Smallholders Insurance from Greenlands

Author Topic: Cordials  (Read 4255 times)

Norfolk Newby

  • Joined Aug 2009
  • West Norfolk, UK
Cordials
« on: September 23, 2010, 10:29:39 am »
I know cordials are meant to be non-alcoholic but I like mine with alcohol. I suppose I could refer to them as infusions but that sounds like a herbal tea.

In case you haven't got the idea yet, what I do is take some strong alcohol - a bottle of cheap vodka for example - and add berries or herbs to make a flavoured alcohol. It's not brewing but the end result is similar.

A couple of suggestions.

A half-pint mug of elderberries washed and drained added to 1 litre of alcohol for a week or more then strained makes a rich fortified wine-like drink.

Sloes (obviously) take a similar process but it's worth waiting a bit longer, say 6 weeks.

Two sprigs of rosemary (about the size of a ladies hand), a similar bunch of basil leaves, a small pinch of thyme (not too much - it makes the flavour harsh) and a dessert spoon of dark sugar in a litre of alcohol. This produces a drink like vermouth (Martini) with a slightly Christmasy flavour (to quote my daughter). Leave the herbs in the alcohol for a week before straining then add the sugar.

All these can be drunk immediately after the infusion is finished but can stand for a few months as well. I keep the alcoholic content high when storing in order to prevent any decay. The drink can be diluted in the glass after all. All the recipes here are just a starting point from which to develop your own favourites.

The vermouth mix is a useful flavouring for sauces when cooking as an alternative to fresh herbs and the berry based drinks can be added to ice cream or dessert sauces.

I tried strawberries, blackberries, blackcurrants but the results, while very pretty pink, didn't taste of much. Perhaps a longer infusion would have helped.

I should mention that I try to use fruit and herbs that I grow or at pick myself. That makes the process seasonal to some degree. Even the herbs are best picked when growing strongly so they aren't very good in the Winter!

NN
Novice - growing fruit, trees and weeds

Mo

  • Joined Jun 2010
  • Yorkshire
    • A Small Holding
Re: Cordials
« Reply #1 on: September 23, 2010, 01:05:02 pm »
I like the 'vermouth' one and will definately have a go at that - thanks!

I did Blackberry Vodka a couple of years ago and, as you say, it didn't taste of much...until....
It had been sat on the shelf just over a year and we tried it just after Christmas this year when I was 'tidying' - nice!

What alcohols do you use? I'm assuming gin & vodka?

doganjo

  • Joined Aug 2012
  • Clackmannanshire
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Re: Cordials
« Reply #2 on: September 23, 2010, 01:14:37 pm »
Try whisky (cheap as chips type that you wouldn't normally drink - my hubby used to call it cooking whisky)  and raspberries or brambles.  It does need to be left a good while to absorb the berry taste, but it's quite yummy even if you don't like whisky like me.
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sheila

  • Joined Apr 2008
  • Mablethorpe Lincolnshire
Re: Cordials
« Reply #3 on: September 23, 2010, 03:56:51 pm »
I like the sound of the  vermouth type thing but what do you make it in, presuming that you use a bottle of spirits?

Norfolk Newby

  • Joined Aug 2009
  • West Norfolk, UK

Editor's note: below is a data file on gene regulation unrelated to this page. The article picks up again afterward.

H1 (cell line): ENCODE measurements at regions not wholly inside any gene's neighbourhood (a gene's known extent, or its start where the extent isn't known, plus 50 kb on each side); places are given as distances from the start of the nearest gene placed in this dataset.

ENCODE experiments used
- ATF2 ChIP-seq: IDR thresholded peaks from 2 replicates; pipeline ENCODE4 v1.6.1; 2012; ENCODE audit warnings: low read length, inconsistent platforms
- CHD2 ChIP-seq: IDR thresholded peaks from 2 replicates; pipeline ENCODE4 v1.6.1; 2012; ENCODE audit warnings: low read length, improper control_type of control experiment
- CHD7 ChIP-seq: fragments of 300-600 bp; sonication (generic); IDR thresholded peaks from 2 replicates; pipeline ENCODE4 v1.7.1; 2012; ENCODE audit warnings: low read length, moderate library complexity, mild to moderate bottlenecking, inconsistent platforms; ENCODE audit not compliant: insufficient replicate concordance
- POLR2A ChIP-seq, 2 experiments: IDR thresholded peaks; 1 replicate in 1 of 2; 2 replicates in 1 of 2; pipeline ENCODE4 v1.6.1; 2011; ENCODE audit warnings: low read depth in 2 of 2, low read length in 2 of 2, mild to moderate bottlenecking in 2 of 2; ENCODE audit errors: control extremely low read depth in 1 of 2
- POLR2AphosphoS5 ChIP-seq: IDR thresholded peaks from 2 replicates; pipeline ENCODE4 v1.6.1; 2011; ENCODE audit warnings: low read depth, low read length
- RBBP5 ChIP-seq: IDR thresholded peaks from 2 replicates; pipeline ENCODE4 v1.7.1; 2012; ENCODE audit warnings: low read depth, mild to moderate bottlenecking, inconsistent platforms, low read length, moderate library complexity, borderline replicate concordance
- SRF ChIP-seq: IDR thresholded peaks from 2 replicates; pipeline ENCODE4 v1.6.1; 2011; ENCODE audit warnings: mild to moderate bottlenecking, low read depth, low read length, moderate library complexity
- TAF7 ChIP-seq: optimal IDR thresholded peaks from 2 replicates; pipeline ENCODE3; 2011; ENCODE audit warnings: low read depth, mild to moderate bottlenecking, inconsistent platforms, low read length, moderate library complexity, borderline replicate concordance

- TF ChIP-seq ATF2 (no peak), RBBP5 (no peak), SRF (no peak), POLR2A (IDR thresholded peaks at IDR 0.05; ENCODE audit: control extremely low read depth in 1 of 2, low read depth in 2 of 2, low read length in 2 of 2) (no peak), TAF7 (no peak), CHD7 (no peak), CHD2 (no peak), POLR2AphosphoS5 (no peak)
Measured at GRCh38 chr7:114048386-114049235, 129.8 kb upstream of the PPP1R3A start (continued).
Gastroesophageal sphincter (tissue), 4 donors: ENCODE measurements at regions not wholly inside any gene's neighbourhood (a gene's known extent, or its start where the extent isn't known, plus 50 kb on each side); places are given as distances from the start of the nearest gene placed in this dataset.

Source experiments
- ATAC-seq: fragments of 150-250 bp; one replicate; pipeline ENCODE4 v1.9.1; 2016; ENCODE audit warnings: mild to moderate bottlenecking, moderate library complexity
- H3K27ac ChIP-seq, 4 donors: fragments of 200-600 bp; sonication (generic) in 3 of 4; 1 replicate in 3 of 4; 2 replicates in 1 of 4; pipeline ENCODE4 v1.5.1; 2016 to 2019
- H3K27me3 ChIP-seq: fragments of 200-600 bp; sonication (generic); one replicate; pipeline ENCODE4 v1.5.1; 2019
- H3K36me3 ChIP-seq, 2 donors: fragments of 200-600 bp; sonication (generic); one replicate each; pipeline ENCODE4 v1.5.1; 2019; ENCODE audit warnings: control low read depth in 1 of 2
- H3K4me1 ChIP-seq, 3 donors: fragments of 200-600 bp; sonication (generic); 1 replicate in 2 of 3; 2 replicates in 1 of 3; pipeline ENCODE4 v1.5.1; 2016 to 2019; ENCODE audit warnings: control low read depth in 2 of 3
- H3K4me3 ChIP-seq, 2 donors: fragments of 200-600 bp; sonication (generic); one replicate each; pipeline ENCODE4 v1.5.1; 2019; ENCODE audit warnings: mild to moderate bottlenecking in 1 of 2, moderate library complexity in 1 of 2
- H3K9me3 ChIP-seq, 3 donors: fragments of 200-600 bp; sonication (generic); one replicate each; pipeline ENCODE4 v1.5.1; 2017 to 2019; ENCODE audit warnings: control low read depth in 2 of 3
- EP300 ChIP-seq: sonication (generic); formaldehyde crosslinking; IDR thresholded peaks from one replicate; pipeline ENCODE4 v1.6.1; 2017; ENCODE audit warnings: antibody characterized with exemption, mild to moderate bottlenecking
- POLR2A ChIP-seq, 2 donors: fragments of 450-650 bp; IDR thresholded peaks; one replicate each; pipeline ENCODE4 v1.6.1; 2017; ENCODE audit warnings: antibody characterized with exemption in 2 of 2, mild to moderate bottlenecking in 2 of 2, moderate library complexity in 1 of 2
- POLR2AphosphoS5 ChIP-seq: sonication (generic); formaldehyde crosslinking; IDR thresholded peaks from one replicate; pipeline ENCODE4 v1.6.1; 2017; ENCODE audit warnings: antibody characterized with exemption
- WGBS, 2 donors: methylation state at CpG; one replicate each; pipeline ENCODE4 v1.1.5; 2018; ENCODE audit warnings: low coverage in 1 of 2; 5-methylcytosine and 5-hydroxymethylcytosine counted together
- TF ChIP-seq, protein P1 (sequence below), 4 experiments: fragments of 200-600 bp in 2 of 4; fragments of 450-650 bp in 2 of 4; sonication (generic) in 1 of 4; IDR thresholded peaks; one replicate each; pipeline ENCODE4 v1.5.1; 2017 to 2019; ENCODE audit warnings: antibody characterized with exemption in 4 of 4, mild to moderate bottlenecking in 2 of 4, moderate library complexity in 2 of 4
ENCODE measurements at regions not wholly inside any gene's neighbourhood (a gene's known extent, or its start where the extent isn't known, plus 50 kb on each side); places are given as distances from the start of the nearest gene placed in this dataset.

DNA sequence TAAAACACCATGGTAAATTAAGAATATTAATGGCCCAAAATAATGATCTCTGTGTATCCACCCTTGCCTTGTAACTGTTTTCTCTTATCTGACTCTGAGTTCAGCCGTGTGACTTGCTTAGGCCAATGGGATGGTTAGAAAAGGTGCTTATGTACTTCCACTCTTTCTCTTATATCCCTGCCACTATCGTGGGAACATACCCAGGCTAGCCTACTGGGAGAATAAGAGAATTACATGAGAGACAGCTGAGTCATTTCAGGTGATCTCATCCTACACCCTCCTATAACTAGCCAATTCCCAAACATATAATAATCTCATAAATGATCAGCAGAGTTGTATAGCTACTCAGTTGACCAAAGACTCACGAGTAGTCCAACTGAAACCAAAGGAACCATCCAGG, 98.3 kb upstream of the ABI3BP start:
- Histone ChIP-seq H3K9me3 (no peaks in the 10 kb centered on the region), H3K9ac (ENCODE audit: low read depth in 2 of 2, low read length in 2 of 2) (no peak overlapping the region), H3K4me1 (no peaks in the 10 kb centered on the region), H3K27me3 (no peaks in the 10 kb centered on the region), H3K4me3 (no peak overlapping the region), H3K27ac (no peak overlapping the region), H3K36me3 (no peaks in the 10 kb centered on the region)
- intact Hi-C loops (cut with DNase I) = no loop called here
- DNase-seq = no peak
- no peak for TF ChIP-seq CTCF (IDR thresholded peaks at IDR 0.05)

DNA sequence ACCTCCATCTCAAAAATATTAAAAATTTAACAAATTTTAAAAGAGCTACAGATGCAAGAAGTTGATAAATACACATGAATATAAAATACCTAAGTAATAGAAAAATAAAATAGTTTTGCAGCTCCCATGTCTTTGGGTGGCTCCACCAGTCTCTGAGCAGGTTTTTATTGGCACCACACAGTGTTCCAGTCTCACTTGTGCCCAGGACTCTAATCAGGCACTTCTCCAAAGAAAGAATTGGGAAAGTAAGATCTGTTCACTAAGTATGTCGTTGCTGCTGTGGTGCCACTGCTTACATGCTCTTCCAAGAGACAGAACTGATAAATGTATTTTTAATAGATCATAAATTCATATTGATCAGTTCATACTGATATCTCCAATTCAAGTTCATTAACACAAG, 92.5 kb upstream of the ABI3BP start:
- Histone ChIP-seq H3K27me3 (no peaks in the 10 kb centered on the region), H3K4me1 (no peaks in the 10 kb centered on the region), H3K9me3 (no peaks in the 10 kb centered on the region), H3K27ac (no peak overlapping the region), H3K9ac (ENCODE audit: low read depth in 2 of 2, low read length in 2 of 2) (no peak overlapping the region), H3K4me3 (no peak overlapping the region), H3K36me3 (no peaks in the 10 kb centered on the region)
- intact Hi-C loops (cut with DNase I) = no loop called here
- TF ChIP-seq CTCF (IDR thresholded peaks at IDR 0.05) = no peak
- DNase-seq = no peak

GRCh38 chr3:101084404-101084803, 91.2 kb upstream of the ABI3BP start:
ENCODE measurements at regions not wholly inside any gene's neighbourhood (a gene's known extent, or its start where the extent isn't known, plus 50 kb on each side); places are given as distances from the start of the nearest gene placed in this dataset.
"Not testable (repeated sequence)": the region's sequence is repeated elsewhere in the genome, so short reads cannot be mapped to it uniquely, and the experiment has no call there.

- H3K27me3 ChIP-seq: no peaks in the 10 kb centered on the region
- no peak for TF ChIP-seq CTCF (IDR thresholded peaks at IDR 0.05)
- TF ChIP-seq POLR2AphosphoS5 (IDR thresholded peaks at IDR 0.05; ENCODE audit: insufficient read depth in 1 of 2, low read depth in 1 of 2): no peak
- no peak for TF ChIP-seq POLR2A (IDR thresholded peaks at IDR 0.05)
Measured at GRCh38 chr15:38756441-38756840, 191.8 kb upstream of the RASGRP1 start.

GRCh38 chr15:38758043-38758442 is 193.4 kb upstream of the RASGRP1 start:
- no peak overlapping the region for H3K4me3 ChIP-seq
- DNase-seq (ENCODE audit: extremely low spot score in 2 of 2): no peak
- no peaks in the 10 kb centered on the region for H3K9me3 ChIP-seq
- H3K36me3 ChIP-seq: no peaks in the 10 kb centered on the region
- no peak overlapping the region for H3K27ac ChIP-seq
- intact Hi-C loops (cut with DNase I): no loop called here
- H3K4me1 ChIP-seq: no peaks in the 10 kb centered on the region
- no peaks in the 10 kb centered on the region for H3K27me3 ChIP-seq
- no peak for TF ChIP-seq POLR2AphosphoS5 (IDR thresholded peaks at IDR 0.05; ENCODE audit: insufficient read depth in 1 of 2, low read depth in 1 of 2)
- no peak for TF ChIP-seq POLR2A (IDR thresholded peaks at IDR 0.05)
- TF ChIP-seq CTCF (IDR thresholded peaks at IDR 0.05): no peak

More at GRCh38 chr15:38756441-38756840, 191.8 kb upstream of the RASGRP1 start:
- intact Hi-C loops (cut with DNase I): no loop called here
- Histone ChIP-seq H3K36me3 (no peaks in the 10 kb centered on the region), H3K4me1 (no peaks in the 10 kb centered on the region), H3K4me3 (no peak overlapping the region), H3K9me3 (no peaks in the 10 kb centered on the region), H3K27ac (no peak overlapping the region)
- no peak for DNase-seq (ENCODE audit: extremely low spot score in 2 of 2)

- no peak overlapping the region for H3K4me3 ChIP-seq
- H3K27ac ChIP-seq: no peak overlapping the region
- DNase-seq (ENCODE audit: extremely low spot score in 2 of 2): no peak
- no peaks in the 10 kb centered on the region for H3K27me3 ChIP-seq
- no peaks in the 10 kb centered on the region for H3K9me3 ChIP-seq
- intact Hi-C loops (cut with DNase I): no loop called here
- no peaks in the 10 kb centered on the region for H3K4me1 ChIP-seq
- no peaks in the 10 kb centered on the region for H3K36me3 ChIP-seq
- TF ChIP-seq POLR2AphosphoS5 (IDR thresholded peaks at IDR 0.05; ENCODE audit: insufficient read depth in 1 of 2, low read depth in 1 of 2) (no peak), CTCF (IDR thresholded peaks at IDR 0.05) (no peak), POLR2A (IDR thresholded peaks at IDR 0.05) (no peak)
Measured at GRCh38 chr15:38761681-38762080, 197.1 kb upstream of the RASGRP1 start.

Re: Cordials
« Reply #4 on: September 24, 2010, 03:40:04 pm »
My 'regular' alcohol is Morrisons own brand vodka. I dilute it slightly when making these drink because I rinse the herbs after they have been in the alcohol in order not to waste any. Similarly with the berries, After they have been in the alcohol for the correct period, I strain off the liquid and then add water to the pulp so that I can squeeze out all the alcohol and flavour.

This means that the vodka is about 40 to 43% initially and as a result of adding a little water, the alcohol content drops to about 35% and the volume increases to 85 cl (75cl initially).

I use a wine bottle to do the infusing. This is fine with berries which are small or crushed but it can be tedious to get sprigs of herbs out so it is worth stripping the rosemary off its stems and just using the basil leaves not their stems in the mixture.

A little trick. If the alcohol (vodka, gin, whatever) has a flavour that you don't want, you can remove or at least reduce it by adding some crushed charcoal which you then filter off.  I use small pieces of charcoal left in the grate of my wood burning stove for this as I only burn clean ash logs so I am pretty sure the charcoal is chemical free. I use about two heaped dessert spoons of small pieces in a bottle of vodka.

Charcoal has the ability to soak up organic compounds like colouring and flavours which is why it is used in the fancy little water filter cartridges and gas masks. It only needs to be in the alcohol for a few minutes (say 10 - 15) in order to do this cleaning trick.

I use a Melitta coffee filter to take out the charcoal after. It is completely harmless so it won't spoil anything PROVIDED it is clean to start with. I don't burn dirty, painted or chemically treated wood in my stove for this reason.

NN
Novice - growing fruit, trees and weeds

ellied

  • Joined Sep 2010
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Re: Cordials
« Reply #5 on: November 10, 2010, 09:47:09 am »
I make damson gin but try and leave it a full year to mature if possible - unlikely this time as I only had my own wee tree to source from and only 1 bottle made ::)  Once done, the alcohol infused fruit is reused too  :yum:
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shearling

  • Joined Mar 2011
Re: Cordials
« Reply #6 on: April 30, 2011, 07:59:10 am »
How much sugar?

 

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